HigherEdJobs.com: Why You Should Analyze Job Descriptions as Career Exploration
Read Why You Should Analyze Job Descriptions as Career Exploration by Justin Zackal, from HigherEdJobs.com, April 26, 2020
As someone who has engaged in a long-term job-search across many different jobs, I have read my share of poorly written job descriptions. I’ve also read about jobs that make me want to know more. But all of them have told me something that I could be doing to make myself an ideal candidate to consider.
The author suggests that all job searching should start with considering the job descriptions of positions that are in your sight:
Career exploration involves several steps, starting with the basic lay of the land: noting the jobs available, their requisite skills and backgrounds, the institutions hiring, and recognizing patterns.
Then you need an anchor. Try writing the job description of your ideal job so that you evaluate jobs that interest you based on ones that are closest to your standards. At this stage in your job search, you shouldn’t get into the habit of trying to conform yourself to every job that meets your criteria.by Justin Zackal, from HigherEdJobs.com, April 26, 2020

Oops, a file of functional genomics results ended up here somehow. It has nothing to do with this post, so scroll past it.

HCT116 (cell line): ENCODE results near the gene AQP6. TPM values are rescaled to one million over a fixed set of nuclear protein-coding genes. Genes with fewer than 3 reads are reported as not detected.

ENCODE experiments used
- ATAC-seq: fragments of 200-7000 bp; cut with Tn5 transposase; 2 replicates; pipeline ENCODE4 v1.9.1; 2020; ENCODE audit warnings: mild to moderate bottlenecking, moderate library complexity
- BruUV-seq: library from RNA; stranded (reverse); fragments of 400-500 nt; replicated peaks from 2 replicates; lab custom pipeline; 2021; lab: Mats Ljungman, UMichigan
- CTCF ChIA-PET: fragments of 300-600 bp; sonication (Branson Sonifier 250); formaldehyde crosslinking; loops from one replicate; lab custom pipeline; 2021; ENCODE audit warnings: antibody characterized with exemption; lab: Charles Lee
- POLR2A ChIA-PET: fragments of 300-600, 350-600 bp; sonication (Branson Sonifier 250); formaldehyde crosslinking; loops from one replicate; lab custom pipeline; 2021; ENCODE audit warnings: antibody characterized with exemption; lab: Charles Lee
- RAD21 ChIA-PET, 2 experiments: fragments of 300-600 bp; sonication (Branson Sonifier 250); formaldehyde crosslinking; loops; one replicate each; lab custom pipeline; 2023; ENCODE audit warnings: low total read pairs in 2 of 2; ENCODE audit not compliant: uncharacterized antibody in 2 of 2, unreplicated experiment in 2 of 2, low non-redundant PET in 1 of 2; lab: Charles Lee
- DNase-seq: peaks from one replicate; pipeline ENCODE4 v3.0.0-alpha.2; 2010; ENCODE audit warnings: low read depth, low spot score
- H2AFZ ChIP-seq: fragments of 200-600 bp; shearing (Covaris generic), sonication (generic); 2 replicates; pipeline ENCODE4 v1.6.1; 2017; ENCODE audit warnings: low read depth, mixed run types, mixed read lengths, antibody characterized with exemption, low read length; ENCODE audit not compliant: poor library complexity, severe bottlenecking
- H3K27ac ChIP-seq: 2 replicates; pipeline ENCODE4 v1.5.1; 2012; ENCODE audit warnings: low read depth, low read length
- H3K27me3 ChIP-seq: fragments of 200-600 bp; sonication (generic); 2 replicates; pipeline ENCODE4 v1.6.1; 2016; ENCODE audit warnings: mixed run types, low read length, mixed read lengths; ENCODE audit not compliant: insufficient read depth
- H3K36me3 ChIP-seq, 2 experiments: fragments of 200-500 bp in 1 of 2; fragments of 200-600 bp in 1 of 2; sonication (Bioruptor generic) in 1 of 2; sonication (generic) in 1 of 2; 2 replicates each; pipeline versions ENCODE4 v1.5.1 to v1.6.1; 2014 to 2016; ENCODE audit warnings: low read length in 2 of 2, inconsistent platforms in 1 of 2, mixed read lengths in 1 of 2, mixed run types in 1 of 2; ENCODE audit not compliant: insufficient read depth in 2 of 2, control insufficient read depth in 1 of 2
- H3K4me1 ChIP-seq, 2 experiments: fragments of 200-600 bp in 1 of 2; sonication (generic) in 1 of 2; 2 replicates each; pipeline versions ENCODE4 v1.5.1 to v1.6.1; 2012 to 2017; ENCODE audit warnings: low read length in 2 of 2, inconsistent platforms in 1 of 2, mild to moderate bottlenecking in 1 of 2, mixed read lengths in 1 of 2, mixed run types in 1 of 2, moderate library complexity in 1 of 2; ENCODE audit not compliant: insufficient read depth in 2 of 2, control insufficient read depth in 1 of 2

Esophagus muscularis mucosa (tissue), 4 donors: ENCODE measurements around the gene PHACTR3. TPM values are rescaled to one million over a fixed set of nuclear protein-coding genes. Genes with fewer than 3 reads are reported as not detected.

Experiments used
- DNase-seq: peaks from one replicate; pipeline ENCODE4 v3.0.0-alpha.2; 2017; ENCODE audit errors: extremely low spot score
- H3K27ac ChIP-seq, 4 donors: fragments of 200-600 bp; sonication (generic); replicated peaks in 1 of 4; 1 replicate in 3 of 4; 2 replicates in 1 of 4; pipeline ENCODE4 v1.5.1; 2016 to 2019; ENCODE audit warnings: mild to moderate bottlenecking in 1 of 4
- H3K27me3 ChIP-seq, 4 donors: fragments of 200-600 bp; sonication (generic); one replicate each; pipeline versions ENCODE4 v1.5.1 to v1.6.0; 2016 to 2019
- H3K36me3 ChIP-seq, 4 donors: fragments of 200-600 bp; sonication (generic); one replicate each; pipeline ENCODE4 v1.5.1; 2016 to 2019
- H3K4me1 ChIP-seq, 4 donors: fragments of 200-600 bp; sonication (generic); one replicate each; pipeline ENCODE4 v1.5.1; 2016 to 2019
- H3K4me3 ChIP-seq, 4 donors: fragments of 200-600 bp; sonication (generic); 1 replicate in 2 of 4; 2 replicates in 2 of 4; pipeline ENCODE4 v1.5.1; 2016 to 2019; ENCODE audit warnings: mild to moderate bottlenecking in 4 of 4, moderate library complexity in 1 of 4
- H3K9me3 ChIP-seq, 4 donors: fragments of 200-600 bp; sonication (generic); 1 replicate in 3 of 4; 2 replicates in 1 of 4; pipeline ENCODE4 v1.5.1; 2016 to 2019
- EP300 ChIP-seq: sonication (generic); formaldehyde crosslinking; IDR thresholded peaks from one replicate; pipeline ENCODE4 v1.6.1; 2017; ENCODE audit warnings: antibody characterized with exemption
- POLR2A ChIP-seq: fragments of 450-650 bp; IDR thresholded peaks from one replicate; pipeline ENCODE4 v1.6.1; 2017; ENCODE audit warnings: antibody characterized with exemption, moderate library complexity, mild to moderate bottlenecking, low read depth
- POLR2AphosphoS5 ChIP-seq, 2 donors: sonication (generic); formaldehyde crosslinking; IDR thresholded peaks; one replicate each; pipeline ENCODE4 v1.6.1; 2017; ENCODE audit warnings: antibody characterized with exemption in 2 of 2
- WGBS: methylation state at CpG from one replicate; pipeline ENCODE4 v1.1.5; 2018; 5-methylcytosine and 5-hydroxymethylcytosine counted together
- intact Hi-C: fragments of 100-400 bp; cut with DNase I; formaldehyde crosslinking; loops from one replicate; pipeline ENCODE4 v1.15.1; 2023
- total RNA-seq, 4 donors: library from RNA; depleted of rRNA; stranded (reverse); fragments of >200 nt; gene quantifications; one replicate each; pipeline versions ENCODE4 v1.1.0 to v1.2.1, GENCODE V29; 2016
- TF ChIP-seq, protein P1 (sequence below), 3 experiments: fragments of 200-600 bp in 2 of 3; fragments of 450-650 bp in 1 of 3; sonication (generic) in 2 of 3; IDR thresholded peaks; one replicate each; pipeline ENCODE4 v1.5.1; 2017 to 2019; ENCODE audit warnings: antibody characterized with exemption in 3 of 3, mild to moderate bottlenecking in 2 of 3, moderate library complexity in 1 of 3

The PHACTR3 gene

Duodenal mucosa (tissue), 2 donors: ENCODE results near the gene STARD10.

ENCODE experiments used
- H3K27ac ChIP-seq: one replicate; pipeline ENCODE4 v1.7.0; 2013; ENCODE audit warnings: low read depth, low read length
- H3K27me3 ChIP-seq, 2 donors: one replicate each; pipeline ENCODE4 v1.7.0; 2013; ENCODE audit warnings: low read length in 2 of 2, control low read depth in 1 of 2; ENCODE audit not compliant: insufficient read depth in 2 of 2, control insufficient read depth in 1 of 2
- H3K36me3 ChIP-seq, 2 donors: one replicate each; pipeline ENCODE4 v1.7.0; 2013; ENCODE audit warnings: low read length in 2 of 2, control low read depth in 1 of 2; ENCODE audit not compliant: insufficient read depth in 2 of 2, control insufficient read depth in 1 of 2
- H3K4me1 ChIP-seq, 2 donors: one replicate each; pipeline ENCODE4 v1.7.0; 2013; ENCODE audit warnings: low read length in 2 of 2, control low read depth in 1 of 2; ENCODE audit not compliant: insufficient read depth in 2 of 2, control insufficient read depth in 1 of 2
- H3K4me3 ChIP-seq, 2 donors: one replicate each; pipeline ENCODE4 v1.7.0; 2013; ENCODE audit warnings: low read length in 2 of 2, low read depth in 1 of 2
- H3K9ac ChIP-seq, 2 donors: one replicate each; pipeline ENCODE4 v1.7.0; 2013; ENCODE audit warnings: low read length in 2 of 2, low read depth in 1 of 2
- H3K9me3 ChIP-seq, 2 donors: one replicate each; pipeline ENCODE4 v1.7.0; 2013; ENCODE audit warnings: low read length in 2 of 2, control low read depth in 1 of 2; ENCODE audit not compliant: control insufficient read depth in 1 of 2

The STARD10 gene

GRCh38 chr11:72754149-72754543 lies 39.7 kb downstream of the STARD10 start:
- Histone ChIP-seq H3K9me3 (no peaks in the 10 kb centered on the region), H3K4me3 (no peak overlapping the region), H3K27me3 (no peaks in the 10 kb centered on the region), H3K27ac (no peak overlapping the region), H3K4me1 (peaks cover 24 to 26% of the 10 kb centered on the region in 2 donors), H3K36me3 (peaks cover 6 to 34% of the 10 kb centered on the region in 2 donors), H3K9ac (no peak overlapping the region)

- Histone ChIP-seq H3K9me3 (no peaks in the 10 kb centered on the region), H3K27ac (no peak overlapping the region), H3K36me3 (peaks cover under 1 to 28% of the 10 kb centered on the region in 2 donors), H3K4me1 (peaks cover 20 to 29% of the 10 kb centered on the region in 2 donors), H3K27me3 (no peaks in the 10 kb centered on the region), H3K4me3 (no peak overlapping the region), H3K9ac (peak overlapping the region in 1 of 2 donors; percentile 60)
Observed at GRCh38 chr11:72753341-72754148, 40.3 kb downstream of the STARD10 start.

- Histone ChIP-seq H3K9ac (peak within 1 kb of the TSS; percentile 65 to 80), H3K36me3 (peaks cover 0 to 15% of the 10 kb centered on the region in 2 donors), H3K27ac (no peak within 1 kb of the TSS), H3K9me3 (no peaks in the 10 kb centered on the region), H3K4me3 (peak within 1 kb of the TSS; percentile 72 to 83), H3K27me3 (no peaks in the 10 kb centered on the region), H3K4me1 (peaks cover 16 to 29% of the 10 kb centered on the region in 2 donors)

Focusing on what I wanted to do gave me more agency and choice. I could look through a job, know if it fit my own skills and interests, and decide whether to apply or not. Saying no to a job listing was important for my soul, because it made me the decision-maker rather than someone who just wanted any job.
Compare job descriptions to identify the preferred terminology related to your profession or discipline, as well as the institutional mission, so you are singing from the same hymnal once you interact with people at an institution.
Analyzing job descriptions can also help you pick up on possible code words, such as “results-oriented,” meaning your performance could be measured by data; “energetic,” meaning they prefer a younger candidate or a certain personality type; or “flexible,” as mentioned above about taking on additional responsibilities.by Justin Zackal, from HigherEdJobs.com, April 26, 2020
I have found that asking those questions in an interview shows that you paid attention to what was written – and also gives the hiring manager a sense of priority of the meanings, if there could be multiple meanings.
Continue reading Why You Should Analyze Job Descriptions as Career Exploration by Justin Zackal, from HigherEdJobs.com, April 26, 2020